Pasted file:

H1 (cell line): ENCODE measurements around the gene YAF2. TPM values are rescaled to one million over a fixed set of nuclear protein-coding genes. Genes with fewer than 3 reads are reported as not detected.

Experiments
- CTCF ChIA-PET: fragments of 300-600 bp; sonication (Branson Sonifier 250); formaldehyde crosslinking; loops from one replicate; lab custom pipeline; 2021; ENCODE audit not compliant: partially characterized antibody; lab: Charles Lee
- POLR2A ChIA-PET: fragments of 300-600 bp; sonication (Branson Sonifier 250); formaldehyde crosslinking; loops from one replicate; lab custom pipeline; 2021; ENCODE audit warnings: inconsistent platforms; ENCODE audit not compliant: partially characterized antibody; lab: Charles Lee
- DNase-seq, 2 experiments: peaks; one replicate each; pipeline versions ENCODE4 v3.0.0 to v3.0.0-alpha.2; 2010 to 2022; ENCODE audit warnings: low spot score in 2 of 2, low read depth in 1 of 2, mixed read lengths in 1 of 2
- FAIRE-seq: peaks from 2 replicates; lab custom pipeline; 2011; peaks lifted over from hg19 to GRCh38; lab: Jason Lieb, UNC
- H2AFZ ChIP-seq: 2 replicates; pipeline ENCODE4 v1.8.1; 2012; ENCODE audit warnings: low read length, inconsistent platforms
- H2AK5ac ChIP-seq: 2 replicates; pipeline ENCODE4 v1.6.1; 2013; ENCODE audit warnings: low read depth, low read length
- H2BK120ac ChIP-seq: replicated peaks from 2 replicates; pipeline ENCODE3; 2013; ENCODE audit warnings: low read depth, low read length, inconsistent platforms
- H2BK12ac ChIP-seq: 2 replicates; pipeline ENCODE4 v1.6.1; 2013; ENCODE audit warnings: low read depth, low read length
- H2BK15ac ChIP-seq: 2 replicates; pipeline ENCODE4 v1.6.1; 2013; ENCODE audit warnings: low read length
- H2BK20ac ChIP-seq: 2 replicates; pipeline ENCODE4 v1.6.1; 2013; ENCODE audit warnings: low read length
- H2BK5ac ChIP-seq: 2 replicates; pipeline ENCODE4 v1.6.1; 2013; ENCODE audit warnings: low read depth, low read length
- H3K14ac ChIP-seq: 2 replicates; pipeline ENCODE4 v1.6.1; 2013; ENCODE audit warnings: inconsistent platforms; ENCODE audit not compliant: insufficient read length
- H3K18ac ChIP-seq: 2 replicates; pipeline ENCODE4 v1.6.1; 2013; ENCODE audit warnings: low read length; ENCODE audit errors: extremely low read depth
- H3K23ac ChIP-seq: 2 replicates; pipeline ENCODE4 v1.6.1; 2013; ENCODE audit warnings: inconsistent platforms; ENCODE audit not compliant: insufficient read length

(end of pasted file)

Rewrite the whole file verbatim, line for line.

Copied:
H1 (cell line): ENCODE measurements around the gene YAF2. TPM values are rescaled to one million over a fixed set of nuclear protein-coding genes. Genes with fewer than 3 reads are reported as not detected.

Experiments
- CTCF ChIA-PET: fragments of 300-600 bp; sonication (Branson Sonifier 250); formaldehyde crosslinking; loops from one replicate; lab custom pipeline; 2021; ENCODE audit not compliant: partially characterized antibody; lab: Charles Lee
- POLR2A ChIA-PET: fragments of 300-600 bp; sonication (Branson Sonifier 250); formaldehyde crosslinking; loops from one replicate; lab custom pipeline; 2021; ENCODE audit warnings: inconsistent platforms; ENCODE audit not compliant: partially characterized antibody; lab: Charles Lee
- DNase-seq, 2 experiments: peaks; one replicate each; pipeline versions ENCODE4 v3.0.0 to v3.0.0-alpha.2; 2010 to 2022; ENCODE audit warnings: low spot score in 2 of 2, low read depth in 1 of 2, mixed read lengths in 1 of 2
- FAIRE-seq: peaks from 2 replicates; lab custom pipeline; 2011; peaks lifted over from hg19 to GRCh38; lab: Jason Lieb, UNC
- H2AFZ ChIP-seq: 2 replicates; pipeline ENCODE4 v1.8.1; 2012; ENCODE audit warnings: low read length, inconsistent platforms
- H2AK5ac ChIP-seq: 2 replicates; pipeline ENCODE4 v1.6.1; 2013; ENCODE audit warnings: low read depth, low read length
- H2BK120ac ChIP-seq: replicated peaks from 2 replicates; pipeline ENCODE3; 2013; ENCODE audit warnings: low read depth, low read length, inconsistent platforms
- H2BK12ac ChIP-seq: 2 replicates; pipeline ENCODE4 v1.6.1; 2013; ENCODE audit warnings: low read depth, low read length
- H2BK15ac ChIP-seq: 2 replicates; pipeline ENCODE4 v1.6.1; 2013; ENCODE audit warnings: low read length
- H2BK20ac ChIP-seq: 2 replicates; pipeline ENCODE4 v1.6.1; 2013; ENCODE audit warnings: low read length
- H2BK5ac ChIP-seq: 2 replicates; pipeline ENCODE4 v1.6.1; 2013; ENCODE audit warnings: low read depth, low read length
- H3K14ac ChIP-seq: 2 replicates; pipeline ENCODE4 v1.6.1; 2013; ENCODE audit warnings: inconsistent platforms; ENCODE audit not compliant: insufficient read length
- H3K18ac ChIP-seq: 2 replicates; pipeline ENCODE4 v1.6.1; 2013; ENCODE audit warnings: low read length; ENCODE audit errors: extremely low read depth
- H3K23ac ChIP-seq: 2 replicates; pipeline ENCODE4 v1.6.1; 2013; ENCODE audit warnings: inconsistent platforms; ENCODE audit not compliant: insufficient read length